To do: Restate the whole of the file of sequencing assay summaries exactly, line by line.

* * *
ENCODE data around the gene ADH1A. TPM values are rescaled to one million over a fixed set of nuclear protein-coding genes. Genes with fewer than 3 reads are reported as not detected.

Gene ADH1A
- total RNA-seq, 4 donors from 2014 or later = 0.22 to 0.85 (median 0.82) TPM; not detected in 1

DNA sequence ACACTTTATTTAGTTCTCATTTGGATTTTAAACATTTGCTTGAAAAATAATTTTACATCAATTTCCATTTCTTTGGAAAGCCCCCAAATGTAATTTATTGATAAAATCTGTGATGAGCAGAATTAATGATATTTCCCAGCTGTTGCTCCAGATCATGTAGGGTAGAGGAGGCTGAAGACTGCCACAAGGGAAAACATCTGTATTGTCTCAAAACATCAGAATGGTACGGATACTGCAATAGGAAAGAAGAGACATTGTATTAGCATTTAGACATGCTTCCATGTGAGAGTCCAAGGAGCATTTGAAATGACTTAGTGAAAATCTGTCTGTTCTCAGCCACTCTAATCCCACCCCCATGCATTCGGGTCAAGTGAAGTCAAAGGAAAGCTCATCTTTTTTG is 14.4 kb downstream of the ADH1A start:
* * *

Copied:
ENCODE data around the gene ADH1A. TPM values are rescaled to one million over a fixed set of nuclear protein-coding genes. Genes with fewer than 3 reads are reported as not detected.

Gene ADH1A
- total RNA-seq, 4 donors from 2014 or later = 0.22 to 0.85 (median 0.82) TPM; not detected in 1

DNA sequence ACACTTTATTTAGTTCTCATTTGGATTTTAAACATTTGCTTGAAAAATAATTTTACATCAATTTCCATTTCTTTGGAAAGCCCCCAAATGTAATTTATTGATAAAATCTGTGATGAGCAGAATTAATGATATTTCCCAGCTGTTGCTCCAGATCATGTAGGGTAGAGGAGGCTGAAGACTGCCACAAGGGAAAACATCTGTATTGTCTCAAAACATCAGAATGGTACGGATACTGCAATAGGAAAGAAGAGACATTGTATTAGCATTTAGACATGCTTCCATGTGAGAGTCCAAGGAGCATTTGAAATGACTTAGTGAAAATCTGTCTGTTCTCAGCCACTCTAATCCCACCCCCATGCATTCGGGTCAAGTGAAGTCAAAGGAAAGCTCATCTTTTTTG is 14.4 kb downstream of the ADH1A start: